... in which a scientist from the future accidentally slips in time and ends up in the Cretaceous.
Every now and then, one reads a book that makes the reader simultaneously feel very smart and somewhat stupid. This book is one of those. Written by one of the most celebrated paleontologists to ever live, this novel has an impressive scientific pedigree that's apparent just from reading the author's name on the cover. In addition, the book has an introduction by Arthur C. Clarke (!!!), and an afterword by Stephen Jay Gould (!!!!!!!!!). I don't think you could cram much more nerd/intellectual street cred into a book of this length. So, just by reading a book with these three names on the cover, one automatically feels smart.
The book is really a story within a story. The "outer" story, if you will, involves a group of scholars in the very far distant future. These scholars have no names, and are instead given titles like the Universal Historian, the Pragmatist, the Ethnologist, the Common Man, etc. These scholars are sitting around discussing the curious discovery of stone tablets from the Cretaceous. These stone tablets were engraved with the writings of a man who "slipped" back in time from the year 2162 to 80 MYA. The story within the story, or the "inner" story, is of course the text of these stone tablets.
The scientist who "slipped" is called Sam Magruder, and he was a chronologist, ie, an expert in the study of time. At the time of his accident, he was attempting to differentiate between the concept of linear time vs time-as-a-particle. The Universal Historian describes his studies as the "two time universes. One has motion but is without time dimensions or growth. The other is motionless but has a single dimension and grows steadily in one direction within that dimension" (11). This is where the "this book makes me feel dumb" part comes in, because I had to reread the two pages explaining the time universes multiple times before I really understood it. If you have a good understanding of physics, you might understand it this way: the time-motion universe is akin to the Eulerian description of motion in physics, and the motionless time universe is somewhat more like the Lagrangian description of motion. Sort of. Lagrangian and Eulerian descriptions of motion explained here.
Anyway, so Sam Magruder accidentally finds himself slipping from his lab to a swamp in the Cretaceous. Of course, the time slip only affected Sam himself, and not his clothes, so he not only has to find a way to eat and avoid being eaten, he has to clothe himself and generally keep himself healthy. He knows that there is no way for him to return to his original timeline, so in the interest of science, he records his life in the Cretaceous on stone slabs and hopes that at some point in the future, they will be discovered.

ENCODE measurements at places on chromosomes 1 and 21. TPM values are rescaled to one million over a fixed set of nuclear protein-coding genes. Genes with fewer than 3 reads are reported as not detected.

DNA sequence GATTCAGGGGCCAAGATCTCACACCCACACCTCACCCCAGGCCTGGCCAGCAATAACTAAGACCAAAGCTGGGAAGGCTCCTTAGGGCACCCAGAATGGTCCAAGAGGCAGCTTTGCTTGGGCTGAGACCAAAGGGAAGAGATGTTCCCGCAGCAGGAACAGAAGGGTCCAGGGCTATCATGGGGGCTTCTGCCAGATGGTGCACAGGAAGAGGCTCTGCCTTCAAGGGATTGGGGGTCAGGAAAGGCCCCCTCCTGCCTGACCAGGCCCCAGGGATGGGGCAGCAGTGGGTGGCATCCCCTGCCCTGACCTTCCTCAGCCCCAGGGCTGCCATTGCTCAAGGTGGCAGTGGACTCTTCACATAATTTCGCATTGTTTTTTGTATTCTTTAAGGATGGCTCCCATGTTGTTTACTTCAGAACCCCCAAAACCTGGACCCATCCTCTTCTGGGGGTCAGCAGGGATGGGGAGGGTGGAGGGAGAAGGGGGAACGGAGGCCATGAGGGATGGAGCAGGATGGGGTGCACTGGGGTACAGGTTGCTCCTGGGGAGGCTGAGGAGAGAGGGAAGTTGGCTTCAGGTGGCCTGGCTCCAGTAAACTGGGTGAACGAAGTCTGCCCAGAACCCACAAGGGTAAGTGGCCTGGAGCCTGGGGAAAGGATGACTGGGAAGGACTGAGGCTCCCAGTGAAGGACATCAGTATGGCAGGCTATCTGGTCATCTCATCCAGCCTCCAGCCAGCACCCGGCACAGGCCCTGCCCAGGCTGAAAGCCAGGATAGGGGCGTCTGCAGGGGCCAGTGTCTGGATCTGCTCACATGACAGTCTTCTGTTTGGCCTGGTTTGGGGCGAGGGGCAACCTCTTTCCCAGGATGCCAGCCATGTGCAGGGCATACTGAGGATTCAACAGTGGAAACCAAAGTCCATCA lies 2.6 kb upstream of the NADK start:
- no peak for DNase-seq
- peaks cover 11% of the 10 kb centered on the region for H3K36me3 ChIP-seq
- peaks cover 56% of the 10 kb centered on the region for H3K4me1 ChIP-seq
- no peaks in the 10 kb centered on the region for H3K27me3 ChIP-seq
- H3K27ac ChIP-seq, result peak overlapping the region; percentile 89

One of the more interesting aspects in the story is how Dr. Simpson's history as a paleontologist really shines through. It is clear that the story is being written by someone who really knows dinosaurs, and knows their anatomy. For the most part, Sam's story reads as a sort of scientific narrative: these are the dinosaurs I have seen, this is what they look like, this is how I avoided being eaten by them. However, in the second-to-last chapter, Sam finds himself pondering some small rodent-like mammals and contemplates himself playing God by selectively breeding them and hopefully speeding up the evolutionary processes that would eventually lead to modern-day mammals. This leads to what is probably the best little bit of text in the whole book:
I have a fair smattering of genetics and of practical animal breeding, learned in citizenship school before I specialized as a chronologist. I toyed long with the idea of selectively breeding the little mammals. I knew their tremendous possibilities, and I have no doubt that I could have speeded up their evolution, perhaps by some millions of years. But for what good? They have the spark, themselves. They are going to make it. Their descendants will be men, and they'll get there under their own power. Interference from one of those same descendants, even as a boost along the way, is not necessary. It would, in fact, be sacrilege. What is holy in mankind is that mankind, through this little beast, and so many others, has created itself. p 102.
The biggest drawback to the book is not really Dr. Simpson's fault. The book was found in his notes by his daughter, who was going through his notes after her father's death. The majority of the story was probably written in the 70s, but between Dr. Simpson's death in 1984 and the time of the book's publication, a lot changed in the field of paleontology. For example, Sam describes the dinosaurs as being incontrovertibly exothermic, ie cold-blooded, when the modern-day general consensus is that dinosaurs were probably at least partially endothermic. There are a few other spots where his knowledge is a little dated, particularly in the nomenclature for certain dinosaurs, but none that really take away from the plot.
The previously mentioned introduction and afterword by Arthur C. Clarke and Stephen Jay Gould are really integral to the reading of this book. Clarke does a remarkable job writing the introduction, making it a discussion of time travel in fiction and reality. Dr. Gould, who was one of the world's most celebrated paleontologists and evolutionary biologists in his own right, wrote a remarkable afterword, discussing the roles of fiction in science, and the dinosaurs, evolutionary theory, and philosophy seen in the book.
Definitely a recommended read, particularly for anyone with an interest in time travel stories, evolution and dinosaurs, or just good old-fashioned science fiction.